[Dixielandjazz] Strine and Fraffly

Don Ingle dingle@baldwin-net.com
Tue, 3 Sep 2002 08:39:48 -0400

Then there's astrange New Orleans dialect. An example was when Monk Hazel
spotted my dad one day in N.O. and cald out from across the
street..."Hared...if I'd node yuwuz cuman I'da biked use akaik."
Tranlation: Hey Red, If I'd knowned ywuz coman
I'da clum upapole 'n woven atcha!"

Translation: "Hey Red -- If I'da known you was coming I'da climbed up a pole
and waved at you.!"
Ahh, drummers...a language and world of their own.
Don Ingle
----- Original Message -----
From: "Anton Crouch" <a.crouch@unsw.edu.au>
To: "DJML" <dixielandjazz@ml.islandnet.com>
Sent: Tuesday, September 03, 2002 2:34 AM
Subject: [Dixielandjazz] Strine and Fraffly

Hello John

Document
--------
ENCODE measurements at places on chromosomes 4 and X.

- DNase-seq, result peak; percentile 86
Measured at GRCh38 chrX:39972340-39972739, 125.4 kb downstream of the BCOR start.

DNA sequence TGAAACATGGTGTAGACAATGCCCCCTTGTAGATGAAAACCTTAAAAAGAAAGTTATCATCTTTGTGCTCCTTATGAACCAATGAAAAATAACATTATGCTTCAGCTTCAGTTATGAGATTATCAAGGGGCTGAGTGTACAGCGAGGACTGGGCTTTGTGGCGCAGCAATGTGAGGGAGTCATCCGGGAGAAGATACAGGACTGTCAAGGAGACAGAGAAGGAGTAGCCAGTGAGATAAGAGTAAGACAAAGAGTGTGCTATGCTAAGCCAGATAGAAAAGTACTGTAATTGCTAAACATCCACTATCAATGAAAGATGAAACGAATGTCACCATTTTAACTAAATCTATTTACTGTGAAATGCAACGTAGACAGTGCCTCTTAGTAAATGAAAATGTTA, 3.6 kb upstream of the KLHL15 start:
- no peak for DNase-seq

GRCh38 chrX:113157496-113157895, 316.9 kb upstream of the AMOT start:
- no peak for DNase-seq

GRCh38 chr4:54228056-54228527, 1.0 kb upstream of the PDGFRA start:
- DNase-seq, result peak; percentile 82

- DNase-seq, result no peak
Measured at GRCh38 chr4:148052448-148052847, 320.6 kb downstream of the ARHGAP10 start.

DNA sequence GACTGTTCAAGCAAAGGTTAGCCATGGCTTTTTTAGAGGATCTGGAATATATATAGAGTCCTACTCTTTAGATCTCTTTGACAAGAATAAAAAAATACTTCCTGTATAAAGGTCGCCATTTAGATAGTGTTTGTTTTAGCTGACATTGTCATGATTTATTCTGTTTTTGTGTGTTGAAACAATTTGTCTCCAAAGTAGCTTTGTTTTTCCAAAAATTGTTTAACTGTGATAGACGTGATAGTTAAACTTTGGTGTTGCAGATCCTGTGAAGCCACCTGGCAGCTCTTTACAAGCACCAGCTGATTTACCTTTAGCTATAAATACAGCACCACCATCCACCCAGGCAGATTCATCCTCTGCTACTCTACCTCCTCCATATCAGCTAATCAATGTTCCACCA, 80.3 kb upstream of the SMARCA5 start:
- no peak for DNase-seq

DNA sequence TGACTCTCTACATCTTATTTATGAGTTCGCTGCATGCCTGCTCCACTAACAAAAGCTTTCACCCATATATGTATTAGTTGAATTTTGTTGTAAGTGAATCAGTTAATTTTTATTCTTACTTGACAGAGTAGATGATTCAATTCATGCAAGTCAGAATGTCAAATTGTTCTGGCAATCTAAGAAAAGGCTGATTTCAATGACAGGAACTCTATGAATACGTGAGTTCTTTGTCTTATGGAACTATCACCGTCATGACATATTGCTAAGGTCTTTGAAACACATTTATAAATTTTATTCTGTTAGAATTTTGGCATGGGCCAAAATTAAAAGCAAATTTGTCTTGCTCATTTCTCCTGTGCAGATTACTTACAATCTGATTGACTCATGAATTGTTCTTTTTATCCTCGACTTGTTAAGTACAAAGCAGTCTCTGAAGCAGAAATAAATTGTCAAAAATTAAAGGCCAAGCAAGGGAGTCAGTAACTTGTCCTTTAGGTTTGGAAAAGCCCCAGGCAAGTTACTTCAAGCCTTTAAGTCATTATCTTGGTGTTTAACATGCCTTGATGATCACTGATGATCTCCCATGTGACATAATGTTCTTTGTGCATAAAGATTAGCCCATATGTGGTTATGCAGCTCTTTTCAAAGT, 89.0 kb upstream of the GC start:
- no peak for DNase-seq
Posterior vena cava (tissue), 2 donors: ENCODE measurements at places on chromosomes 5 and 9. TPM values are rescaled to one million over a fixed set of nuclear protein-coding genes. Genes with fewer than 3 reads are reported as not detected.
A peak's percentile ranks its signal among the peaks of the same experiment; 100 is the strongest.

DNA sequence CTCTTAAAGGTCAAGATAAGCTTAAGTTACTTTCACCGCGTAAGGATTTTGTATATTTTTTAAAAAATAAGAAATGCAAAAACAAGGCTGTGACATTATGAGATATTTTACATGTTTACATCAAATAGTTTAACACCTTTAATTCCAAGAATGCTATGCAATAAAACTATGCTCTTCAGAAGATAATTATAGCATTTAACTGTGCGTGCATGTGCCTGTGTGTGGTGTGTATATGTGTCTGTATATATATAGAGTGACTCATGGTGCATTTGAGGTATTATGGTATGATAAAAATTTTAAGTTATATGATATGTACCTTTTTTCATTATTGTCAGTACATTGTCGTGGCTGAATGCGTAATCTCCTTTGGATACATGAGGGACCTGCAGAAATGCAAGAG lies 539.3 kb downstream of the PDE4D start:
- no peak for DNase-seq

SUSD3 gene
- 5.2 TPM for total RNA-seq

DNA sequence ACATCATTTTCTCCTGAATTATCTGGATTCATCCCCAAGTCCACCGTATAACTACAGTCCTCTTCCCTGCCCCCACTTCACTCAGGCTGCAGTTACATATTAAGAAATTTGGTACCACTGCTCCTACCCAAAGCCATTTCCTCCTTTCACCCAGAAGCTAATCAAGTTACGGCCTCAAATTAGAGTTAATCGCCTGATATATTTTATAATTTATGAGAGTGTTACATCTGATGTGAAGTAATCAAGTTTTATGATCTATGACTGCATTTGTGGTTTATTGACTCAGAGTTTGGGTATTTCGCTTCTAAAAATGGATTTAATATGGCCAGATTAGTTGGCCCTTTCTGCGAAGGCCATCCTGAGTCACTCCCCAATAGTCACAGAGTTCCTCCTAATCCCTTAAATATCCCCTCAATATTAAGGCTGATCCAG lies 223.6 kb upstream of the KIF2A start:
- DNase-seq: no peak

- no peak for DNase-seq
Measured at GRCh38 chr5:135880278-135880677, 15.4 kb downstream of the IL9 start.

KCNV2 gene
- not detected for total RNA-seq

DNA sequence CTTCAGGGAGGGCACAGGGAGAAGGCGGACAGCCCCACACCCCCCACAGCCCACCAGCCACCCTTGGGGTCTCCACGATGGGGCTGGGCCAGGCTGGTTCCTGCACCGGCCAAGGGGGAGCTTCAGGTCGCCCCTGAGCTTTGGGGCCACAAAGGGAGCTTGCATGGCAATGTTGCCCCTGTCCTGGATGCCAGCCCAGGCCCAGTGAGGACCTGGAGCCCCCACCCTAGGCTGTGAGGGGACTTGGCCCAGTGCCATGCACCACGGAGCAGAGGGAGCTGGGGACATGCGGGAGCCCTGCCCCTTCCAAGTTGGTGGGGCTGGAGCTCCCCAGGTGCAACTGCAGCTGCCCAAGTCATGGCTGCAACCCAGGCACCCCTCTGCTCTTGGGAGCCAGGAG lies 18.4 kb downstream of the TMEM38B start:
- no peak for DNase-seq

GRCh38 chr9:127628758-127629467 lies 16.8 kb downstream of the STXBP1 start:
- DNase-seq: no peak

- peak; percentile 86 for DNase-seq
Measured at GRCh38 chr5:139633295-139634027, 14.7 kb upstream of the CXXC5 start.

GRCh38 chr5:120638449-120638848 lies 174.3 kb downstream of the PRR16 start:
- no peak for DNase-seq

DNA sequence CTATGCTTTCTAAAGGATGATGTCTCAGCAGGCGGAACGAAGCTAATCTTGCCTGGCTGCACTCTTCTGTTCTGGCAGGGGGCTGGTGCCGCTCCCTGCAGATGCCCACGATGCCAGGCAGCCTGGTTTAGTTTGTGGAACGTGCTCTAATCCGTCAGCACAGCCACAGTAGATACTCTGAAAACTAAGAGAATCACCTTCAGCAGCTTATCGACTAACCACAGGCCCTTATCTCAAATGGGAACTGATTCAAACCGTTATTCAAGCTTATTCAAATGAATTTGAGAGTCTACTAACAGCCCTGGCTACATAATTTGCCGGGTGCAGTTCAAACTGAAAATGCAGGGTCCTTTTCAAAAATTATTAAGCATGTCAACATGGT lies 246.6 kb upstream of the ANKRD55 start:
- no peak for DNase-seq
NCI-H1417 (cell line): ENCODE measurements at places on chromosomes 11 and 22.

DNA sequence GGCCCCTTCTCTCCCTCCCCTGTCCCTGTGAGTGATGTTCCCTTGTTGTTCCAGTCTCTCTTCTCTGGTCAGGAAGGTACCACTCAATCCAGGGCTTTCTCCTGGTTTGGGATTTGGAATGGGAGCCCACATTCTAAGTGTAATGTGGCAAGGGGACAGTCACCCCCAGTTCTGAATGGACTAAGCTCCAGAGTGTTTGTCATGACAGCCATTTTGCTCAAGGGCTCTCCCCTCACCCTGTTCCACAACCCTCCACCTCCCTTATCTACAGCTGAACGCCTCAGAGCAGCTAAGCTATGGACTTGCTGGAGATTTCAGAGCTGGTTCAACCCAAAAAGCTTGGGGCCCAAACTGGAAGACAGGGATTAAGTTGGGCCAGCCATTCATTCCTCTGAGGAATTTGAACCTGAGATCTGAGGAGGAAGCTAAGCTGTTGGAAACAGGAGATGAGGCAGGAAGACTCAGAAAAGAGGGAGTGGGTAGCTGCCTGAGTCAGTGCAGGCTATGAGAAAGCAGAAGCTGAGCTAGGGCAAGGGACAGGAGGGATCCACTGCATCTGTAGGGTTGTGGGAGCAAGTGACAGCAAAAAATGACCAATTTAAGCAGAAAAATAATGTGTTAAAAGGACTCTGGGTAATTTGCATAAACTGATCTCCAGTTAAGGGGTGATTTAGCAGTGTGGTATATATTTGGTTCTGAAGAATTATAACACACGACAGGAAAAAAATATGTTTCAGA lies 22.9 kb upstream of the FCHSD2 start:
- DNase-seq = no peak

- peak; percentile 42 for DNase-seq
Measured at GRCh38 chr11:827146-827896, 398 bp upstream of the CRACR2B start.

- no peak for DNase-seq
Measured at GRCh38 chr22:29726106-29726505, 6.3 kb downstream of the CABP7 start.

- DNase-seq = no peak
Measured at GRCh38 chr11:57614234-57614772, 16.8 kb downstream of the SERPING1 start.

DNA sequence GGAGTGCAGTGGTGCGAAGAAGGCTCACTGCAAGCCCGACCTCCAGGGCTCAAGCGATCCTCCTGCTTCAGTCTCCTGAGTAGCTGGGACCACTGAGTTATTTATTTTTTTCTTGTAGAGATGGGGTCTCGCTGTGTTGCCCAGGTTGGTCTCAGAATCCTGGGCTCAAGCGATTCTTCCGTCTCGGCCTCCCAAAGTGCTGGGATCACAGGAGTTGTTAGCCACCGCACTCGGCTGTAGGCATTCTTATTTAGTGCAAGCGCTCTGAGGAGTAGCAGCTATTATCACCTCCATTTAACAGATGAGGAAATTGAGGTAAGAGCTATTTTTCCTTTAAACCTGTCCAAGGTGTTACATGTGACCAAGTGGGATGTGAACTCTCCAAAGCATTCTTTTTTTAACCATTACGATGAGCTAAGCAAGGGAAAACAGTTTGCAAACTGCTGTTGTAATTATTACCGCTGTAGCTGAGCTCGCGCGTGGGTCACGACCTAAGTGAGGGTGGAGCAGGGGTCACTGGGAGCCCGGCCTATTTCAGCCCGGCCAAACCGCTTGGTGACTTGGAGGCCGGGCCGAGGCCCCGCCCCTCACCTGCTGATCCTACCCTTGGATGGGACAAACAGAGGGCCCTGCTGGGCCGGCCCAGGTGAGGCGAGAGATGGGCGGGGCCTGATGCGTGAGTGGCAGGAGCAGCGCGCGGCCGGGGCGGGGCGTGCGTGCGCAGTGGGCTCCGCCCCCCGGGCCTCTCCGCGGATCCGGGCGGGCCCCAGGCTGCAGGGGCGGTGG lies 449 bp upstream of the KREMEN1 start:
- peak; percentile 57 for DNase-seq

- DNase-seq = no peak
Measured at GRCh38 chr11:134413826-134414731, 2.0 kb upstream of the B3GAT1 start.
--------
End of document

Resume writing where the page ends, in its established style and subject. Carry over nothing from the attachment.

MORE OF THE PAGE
Now that we all know about Strine, it's time to reveal the true depths of
Professor Afferback Lauder's research.

He also discovered Fraffly - the language spoken by some denizens of the
south of England.

A sample:

"Sholleh you compy sirius. Shears a fess lecker bet lex, end four thombs.
Ay fender paw stiffleh noss yetting."

"Meddier boy, youm snofferget her femmlair are Bocksher people, enchies
fraffly clefferetter renching flozz."
     (Lauder 1968:55)

Translating into English, we get:

"Surely, you can't be serious. She's a face like a battle axe, and four
thumbs. I find her positively nauseating."

"My dear boy, you must not forget her family are Berkshire people, and
she's frightfully clever at arranging flowers."

Aorta do something about it.


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